Holding It Down: The Veterans' Dreams Project
Pianist Vijay Iyer’s third collaboration with hip-hop artist Mike Ladd started in 2009, when they began interviewing post-9/11 military veterans about their dreams. “Everyone dreams,” the duo explains in album notes, “but PTSD nightmares and stress dreams are often exactly what separate the veteran from the civilian. If so, then we can try to bridge that divide by listening, at least, to what those dreams contain.”
Two veterans, poet Maurice Decaul (who served a year in Iraq as a Marine) and Lynn Hill (a six-year Air Force veteran who spent two years piloting drones over Iraq and Afghanistan from a base in Las Vegas), contributed lyrics and vocals to the project, which premiered at the Harlem Stage Gatehouse last year. Iyer composed most of the music, Ladd turned seven other veterans’ dreams into lyrics, and the cast was completed by Pamela Z and Guillermo E. Brown on vocals, Liberty Ellman on guitar, Okkyung Lee on cello and Kassa Overall on drums.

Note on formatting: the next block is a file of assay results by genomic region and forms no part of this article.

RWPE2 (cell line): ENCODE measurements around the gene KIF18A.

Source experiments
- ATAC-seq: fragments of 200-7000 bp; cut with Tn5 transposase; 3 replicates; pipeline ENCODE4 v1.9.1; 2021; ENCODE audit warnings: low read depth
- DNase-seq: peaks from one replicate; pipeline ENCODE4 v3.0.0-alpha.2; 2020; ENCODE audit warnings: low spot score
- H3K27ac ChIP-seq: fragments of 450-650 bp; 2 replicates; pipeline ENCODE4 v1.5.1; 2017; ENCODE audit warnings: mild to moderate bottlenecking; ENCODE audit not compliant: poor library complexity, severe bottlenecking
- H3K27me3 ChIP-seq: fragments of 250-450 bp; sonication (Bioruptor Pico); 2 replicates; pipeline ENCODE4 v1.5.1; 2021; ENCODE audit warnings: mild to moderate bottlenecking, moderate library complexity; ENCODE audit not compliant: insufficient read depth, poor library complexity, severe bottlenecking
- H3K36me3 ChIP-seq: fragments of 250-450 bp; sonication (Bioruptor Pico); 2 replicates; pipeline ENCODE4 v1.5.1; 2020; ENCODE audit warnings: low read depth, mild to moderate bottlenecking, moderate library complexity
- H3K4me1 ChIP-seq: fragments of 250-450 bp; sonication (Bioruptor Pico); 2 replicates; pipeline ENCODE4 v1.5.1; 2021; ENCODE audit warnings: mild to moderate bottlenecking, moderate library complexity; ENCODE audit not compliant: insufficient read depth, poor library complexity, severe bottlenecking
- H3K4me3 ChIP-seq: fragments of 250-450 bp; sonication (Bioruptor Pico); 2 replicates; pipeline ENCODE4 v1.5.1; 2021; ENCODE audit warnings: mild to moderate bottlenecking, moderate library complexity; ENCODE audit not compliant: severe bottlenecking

Taking that personnel into the studio, the resultant 17 tracks are impassioned and haunting. Iyer makes the music serve the words, searing and surreal and exploring worlds pop culture generally leaves ignored. Soloing is sparse: Iyer finally lets himself stretch out some on “Patton,” “Shush” and “Requiem for an Insomniac,” and Ellman gets some licks in on “Costume” and “Tormented Star of Morning,” the latter also featuring Brown’s soulful singing of Decaul’s lyrics. For the most part, though, the instruments are there for ambience: Lee’s bowing on “Derelict Poetry” evokes the Middle East, and Iyer’s Fender Rhodes chimes alongside Lee’s sweetly elegiac cello on “Name.” Several tracks—like “Capacity,” “There Is a Man Slouching in the Stairway” and “Dreams in Color”—share a minimalist feel, dreamlike with a hint of menace. Altogether, Holding It Down is a genre-blurring and affecting look at an important topic.